The most high-profile electoral protest was the one filed by losing vice presidential candidate Ferdinand “Bongbong” Marcos, Jr. against Vice President Leni Robredo. After four years of legal drama, the protest was dismissed as Marcos failed to prove there was cheating in the 2016 elections. With both candidates going head-to-head to become president, we could see a repeat of this outcome. In a recent campaign rally, Bongbong Marcos Jr. told his supporters to work together to guard their votes.
As well as undermining the credibility of the electoral process, there are a number of narratives related to the candidates that we can expect to emerge in the coming days and weeks:
The Marcos Myths
The campaign of “Bongbong” Marcos is built on the manufactured nostalgia that the lives of Filipinos were better during the regime of his father, the late Ferdinand Marcos Sr, who ruled the Philippines under a dictatorship for more than two decades until he was overthrown in the 1986 EDSA People Power Revolution.
“Bongbong” Marcos’ campaign claims that he is capable of restoring the country to that state. Academics and historians debunk this, citing economic and fiscal data, but supporters are likely to repeat this claim en masse should he be in danger of losing.
The myth of Tallano gold circulates on online platforms such as Facebook, YouTube, and TikTok and is often used by Marcos loyalists to defend the unexplained, ill-gotten wealth of his family.
According to urban legend, an alleged royal family called Tallano owned thousands of tons of gold and was passed on to the Marcos family. The claim was that only the Marcos family can release the gold. Supporters believe that if Marcos wins the elections, the family will distribute this to improve the lives of the Filipino people.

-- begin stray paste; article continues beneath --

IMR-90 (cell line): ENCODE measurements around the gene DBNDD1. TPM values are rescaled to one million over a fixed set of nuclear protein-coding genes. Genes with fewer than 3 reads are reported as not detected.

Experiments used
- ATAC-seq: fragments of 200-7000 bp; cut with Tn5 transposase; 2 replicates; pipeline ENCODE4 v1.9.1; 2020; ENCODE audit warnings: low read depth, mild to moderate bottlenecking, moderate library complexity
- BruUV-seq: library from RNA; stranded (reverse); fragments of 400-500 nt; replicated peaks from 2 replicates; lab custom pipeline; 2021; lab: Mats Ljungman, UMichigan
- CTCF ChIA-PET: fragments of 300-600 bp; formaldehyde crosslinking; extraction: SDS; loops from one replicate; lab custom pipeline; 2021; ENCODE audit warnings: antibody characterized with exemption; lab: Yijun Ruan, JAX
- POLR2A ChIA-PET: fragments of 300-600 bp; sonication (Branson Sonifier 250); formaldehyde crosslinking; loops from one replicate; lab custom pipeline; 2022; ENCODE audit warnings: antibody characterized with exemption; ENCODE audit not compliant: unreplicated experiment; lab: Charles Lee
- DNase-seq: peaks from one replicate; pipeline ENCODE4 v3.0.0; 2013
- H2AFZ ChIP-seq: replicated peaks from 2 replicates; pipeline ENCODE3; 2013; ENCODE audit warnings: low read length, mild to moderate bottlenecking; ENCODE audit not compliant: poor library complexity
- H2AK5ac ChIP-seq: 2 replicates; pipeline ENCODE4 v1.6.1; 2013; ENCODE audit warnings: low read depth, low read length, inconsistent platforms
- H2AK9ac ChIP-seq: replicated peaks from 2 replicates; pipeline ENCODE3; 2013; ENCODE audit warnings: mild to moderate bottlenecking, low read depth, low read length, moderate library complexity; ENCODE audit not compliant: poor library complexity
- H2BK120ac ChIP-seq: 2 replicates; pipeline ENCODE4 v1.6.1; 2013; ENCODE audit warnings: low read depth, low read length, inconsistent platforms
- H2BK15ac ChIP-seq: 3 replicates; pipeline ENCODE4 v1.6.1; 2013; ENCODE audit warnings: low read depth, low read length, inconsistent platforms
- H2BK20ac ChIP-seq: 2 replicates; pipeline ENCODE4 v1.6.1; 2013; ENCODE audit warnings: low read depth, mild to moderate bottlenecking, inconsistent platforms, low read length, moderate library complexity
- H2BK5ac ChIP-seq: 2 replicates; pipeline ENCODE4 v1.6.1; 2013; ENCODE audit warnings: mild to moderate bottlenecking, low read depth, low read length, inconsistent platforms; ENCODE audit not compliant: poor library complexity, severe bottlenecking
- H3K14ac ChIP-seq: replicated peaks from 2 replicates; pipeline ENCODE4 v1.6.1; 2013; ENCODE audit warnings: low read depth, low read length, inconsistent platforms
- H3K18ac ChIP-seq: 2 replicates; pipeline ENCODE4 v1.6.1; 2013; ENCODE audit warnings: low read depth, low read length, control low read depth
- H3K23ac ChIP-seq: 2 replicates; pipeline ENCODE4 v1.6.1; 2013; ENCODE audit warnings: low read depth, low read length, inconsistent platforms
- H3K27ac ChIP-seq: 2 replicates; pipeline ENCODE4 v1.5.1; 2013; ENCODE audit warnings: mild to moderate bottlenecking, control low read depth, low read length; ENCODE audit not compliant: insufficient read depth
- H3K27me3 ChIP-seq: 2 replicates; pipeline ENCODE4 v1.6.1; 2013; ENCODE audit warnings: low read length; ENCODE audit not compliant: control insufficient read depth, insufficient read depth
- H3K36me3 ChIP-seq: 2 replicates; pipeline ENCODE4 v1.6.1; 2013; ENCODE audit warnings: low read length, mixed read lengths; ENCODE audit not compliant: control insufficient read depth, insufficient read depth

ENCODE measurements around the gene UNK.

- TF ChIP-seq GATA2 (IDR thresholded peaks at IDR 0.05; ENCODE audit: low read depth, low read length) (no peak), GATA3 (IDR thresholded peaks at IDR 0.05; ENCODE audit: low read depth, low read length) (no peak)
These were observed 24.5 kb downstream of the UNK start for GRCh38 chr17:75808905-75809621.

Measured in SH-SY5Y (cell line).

The Marcos family has given conflicting answers to the question of the gold although Senator Imee Marcos dismissed the issue as an “urban legend.”
Distribution of the Marcos’ ill-gotten wealth
Similarly to the Tallano gold claim, this claim suggests that the Marcos family stashed billions of dollars of public money away to protect the country from poverty and that this wealth will be distributed to Filipinos when “Bongbong” Marcos is elected.
Questions on the educational qualifications of the Marcos siblings
A number of false claims have been made about the candidates’ educational attainments: “Bongbong” Marcos claimed he graduated from Oxford University while Imee Marcos stated that she graduated from the University of the Philippines College of Law. Both universities have made statements debunking such claims but some people still believe this to be true.
Red-tagging is the practice of blacklisting critical people, claiming they’re members of the communist militant groups in the Philippines. Red-tagging has deadly consequences as people who were red-tagged were killed or harassed by the military and unknown assailants. Supporters of Robredo were also “red-tagged” or accused of being communists by some local officials, including Robredo’s competitor Senator Ping Lacson.
With the automated elections in the Philippines, results usually are known hours after the close of polls. Due to the pandemic, polling time was extended until 7pm, after which the votes from polling centers will be transmitted to the servers.
In 2016, President Rodrigo Duterte emerged as the winner before midnight. We can expect the same in this election cycle.
Mis and disinformation narratives surrounding the integrity of the election result can be expected as early as May 9.